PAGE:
Twitter. Though it may be hard to tell sometimes, this .com phenomenon is filled with more than just succintly-worded snark and daily updates on the lives of celebrities. For inhabitants of the art world in particular, Twitter can actually be useful. For creative advice, business tips, news and inspiration—all in 140 characters or less—check out these 10 must-follow Tweeters.
This Twitter-based companion to ArtBabble.org, a community Website launched by the Indianapolis Musem of Art, provides easy access to an extensive array of video content, including artist interviews, gallery tours and a series called “The Tool at Hand,” in which artists are invited to create a piece of art using a single tool. (Trust us, it’s harder than it sounds.)
Whether your primary interests are in the political (“Is China Bracing for a 2012 Art Market Correction?”), financial (“Zhang Daqian Surpasses Picasso to Become the World’s Best-Selling Artist”), social (“Should We Let More Artists Starve So Some Can Succeed?”) or just downright bizarre (“Damien Hirst Will Force Monkeys to Make His Art for Him”) aspects of the art world, artinfo.com’s Twitter feed has you covered. Now you have no excuse for being uninformed.
Keep up with the latest goings-on in contemporary art culture courtesy of the critics and culture reporters at The New York Times. From photography and painting to the inner-workings of New York City’s world-class museums (plus theater, literature, dance, music, TV and film), the writers at the Times’ ArtsBeat blog provide well-reported, up-to-the-minute coverage. (Would you expect any less from The Gray Lady?)
The Twitter arm of interactive online art gallery Artaissance posts pieces from their online collection with weekly features like “Wall Candy Wednesday” and “Fabulous Friday.” Part of the fun of clicking is that you’re never quite sure what you’re going to get, making a visit to @ArtThatFits a perfect daily ritual for artists in need of a dose of inspiration.
Catch up on the quirky, off-the-beaten-path stories, trends and artists defining the modern art and design spheres
@designtaxi. Even the more serious-minded stories (“Reinvent To Stay Relevant”) linked on their oft-updated Twitter feed are presented in a fun, highly engaging fashion.
Sculpture artist Gary Cooley uses his Twitter feed to share photos of his in-progress works, giving followers a behind-the-scenes look as he transforms foam blocks and rough clay figures into his signature bronze pieces. While Cooley’s Twitter feed is updated fairly infrequently (a work of art takes time, after all), his willingness to invite strangers to witness his artistic process (“Doing the patina on a lion bust. It’s very hot from the torch. Getting the right combo of chemicals, it’s great.”) is refreshing.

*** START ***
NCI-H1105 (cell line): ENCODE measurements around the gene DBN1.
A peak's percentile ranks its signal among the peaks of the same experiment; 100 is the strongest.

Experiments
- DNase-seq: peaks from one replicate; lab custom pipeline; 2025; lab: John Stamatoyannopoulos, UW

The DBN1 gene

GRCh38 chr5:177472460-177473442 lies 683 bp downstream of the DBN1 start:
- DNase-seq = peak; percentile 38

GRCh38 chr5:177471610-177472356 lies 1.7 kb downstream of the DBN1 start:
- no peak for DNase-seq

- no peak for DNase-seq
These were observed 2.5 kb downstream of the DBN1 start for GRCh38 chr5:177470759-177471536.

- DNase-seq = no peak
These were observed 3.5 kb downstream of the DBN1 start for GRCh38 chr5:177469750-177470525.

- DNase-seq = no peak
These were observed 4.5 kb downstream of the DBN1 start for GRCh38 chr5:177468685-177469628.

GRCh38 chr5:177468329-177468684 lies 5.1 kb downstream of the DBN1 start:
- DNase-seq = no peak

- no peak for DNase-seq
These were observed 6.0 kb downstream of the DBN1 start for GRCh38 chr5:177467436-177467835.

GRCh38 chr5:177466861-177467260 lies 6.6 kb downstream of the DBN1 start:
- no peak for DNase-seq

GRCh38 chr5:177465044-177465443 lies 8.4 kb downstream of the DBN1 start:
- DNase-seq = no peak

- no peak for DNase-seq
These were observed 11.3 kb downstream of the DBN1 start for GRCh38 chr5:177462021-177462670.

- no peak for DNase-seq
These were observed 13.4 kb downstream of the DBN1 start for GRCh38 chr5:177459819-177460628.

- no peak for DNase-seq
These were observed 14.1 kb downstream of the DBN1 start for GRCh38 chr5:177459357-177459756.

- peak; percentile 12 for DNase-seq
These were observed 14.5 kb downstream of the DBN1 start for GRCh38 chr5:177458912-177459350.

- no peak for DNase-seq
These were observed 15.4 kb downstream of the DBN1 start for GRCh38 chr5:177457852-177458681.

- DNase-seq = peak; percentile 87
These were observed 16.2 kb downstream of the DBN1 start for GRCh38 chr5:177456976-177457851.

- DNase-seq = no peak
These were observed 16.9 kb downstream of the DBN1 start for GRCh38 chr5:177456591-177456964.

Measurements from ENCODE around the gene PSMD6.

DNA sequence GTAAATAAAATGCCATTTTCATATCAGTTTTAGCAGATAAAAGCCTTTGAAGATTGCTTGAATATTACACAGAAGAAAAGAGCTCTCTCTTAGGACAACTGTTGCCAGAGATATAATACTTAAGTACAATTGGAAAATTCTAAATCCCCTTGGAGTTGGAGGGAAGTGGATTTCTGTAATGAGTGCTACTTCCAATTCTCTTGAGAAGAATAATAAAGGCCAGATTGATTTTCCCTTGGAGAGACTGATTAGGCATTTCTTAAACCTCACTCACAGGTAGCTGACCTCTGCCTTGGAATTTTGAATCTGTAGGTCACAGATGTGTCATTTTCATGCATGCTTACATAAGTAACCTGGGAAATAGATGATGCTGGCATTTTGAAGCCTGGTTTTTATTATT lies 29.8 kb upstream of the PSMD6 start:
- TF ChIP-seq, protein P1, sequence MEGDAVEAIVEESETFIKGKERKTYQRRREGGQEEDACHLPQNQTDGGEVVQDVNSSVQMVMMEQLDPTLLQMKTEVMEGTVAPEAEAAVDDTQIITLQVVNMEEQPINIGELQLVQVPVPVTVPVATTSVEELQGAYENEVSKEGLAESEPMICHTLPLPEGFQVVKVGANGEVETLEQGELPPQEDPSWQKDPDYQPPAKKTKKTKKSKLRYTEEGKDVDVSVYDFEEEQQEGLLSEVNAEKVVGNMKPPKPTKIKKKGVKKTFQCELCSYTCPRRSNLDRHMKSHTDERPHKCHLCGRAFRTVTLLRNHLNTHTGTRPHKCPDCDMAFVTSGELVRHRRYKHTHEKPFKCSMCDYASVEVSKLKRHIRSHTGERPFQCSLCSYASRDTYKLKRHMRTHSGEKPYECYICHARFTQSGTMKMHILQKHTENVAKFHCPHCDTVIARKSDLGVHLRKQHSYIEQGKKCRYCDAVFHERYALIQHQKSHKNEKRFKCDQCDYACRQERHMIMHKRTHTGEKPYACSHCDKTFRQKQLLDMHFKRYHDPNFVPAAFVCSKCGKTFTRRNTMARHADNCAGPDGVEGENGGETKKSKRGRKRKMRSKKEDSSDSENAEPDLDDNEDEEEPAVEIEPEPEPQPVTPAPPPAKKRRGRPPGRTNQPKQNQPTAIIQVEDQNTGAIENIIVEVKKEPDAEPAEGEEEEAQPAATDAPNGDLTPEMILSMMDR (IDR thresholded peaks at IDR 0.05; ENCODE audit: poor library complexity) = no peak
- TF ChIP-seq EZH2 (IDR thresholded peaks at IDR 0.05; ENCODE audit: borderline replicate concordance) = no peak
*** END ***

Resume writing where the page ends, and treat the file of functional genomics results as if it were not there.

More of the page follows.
Artist and design specialist Ginger Hartford’s Twitter feed is an invaluable resource for any artist, as it provides an array of design advice, hanging and framing tips, inspirational quotes and, of course, pictures of art that range from the serene to the energetic.
This Brooklyn-based museum addict’s Tweets are filled with “Museums. Art. History. Art History. Education. Museology. Historiography. Logophilia. Punnery.” With posts like “But now, I’m thinking maybe I should match my top to
@metmuseum buttons. Or maybe my socks…” and “Visiting a museum a day is a lot easier than visiting 365 museums in a year!,” this Tweeter’s sheer enthusiasm will inspire you to get out and explore the art your own city has to offer.
Theartblog.com was established in 2003 by Roberta Fallon and Libby Rosof to “bridge the gap between ordinary people and art.” That’s a promise that their Twitter feed delivers on, providing an inside look at the diverse array of galleries, workshops and special events to be found in the duo’s hometown of Philadelphia. But the feed is useful for non-Philadelphians, too; regular news updates and book and art film recommendations make clicking “Follow” a worthwhile proposition for any art fan.
Pursuing one’s love of art is great, but if you want to be able to feed yourself without having to take an office job, you’ll need to find ways to make some money from your passion. As anyone who has tried this knows, it’s easier said than done. @WorkYourArt provides “A fun and actionable business course for the ambitious artist” and is a goldmine of tips for the right-brained set. ABN
Did we miss your favorite Tweeter? Chime in on our own Twitter page @ABNMag or e-mail firstname.lastname@example.org.